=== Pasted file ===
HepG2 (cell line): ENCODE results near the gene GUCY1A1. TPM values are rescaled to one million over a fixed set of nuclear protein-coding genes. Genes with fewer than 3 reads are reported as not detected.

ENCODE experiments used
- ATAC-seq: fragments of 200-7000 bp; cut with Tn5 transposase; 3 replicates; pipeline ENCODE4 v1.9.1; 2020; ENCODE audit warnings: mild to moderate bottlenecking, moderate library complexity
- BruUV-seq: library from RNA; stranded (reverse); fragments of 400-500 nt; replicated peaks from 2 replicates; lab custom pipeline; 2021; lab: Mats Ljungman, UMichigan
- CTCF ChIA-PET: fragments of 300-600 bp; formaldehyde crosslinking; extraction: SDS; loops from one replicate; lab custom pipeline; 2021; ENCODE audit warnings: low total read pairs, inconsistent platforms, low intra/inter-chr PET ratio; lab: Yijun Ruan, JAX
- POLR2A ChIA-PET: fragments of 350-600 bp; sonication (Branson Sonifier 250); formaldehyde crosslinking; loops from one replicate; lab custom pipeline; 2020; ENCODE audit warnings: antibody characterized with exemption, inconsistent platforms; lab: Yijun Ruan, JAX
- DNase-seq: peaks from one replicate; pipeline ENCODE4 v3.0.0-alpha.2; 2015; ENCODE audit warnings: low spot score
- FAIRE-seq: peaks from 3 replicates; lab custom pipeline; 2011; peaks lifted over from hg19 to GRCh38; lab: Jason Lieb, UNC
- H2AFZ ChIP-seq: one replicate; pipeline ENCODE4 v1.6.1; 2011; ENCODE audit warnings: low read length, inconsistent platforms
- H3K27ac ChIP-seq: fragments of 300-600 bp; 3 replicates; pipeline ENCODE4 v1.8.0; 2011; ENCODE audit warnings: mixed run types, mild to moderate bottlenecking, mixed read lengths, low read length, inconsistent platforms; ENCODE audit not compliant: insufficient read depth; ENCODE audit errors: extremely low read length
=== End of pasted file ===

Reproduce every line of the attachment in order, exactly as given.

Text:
HepG2 (cell line): ENCODE results near the gene GUCY1A1. TPM values are rescaled to one million over a fixed set of nuclear protein-coding genes. Genes with fewer than 3 reads are reported as not detected.

ENCODE experiments used
- ATAC-seq: fragments of 200-7000 bp; cut with Tn5 transposase; 3 replicates; pipeline ENCODE4 v1.9.1; 2020; ENCODE audit warnings: mild to moderate bottlenecking, moderate library complexity
- BruUV-seq: library from RNA; stranded (reverse); fragments of 400-500 nt; replicated peaks from 2 replicates; lab custom pipeline; 2021; lab: Mats Ljungman, UMichigan
- CTCF ChIA-PET: fragments of 300-600 bp; formaldehyde crosslinking; extraction: SDS; loops from one replicate; lab custom pipeline; 2021; ENCODE audit warnings: low total read pairs, inconsistent platforms, low intra/inter-chr PET ratio; lab: Yijun Ruan, JAX
- POLR2A ChIA-PET: fragments of 350-600 bp; sonication (Branson Sonifier 250); formaldehyde crosslinking; loops from one replicate; lab custom pipeline; 2020; ENCODE audit warnings: antibody characterized with exemption, inconsistent platforms; lab: Yijun Ruan, JAX
- DNase-seq: peaks from one replicate; pipeline ENCODE4 v3.0.0-alpha.2; 2015; ENCODE audit warnings: low spot score
- FAIRE-seq: peaks from 3 replicates; lab custom pipeline; 2011; peaks lifted over from hg19 to GRCh38; lab: Jason Lieb, UNC
- H2AFZ ChIP-seq: one replicate; pipeline ENCODE4 v1.6.1; 2011; ENCODE audit warnings: low read length, inconsistent platforms
- H3K27ac ChIP-seq: fragments of 300-600 bp; 3 replicates; pipeline ENCODE4 v1.8.0; 2011; ENCODE audit warnings: mixed run types, mild to moderate bottlenecking, mixed read lengths, low read length, inconsistent platforms; ENCODE audit not compliant: insufficient read depth; ENCODE audit errors: extremely low read length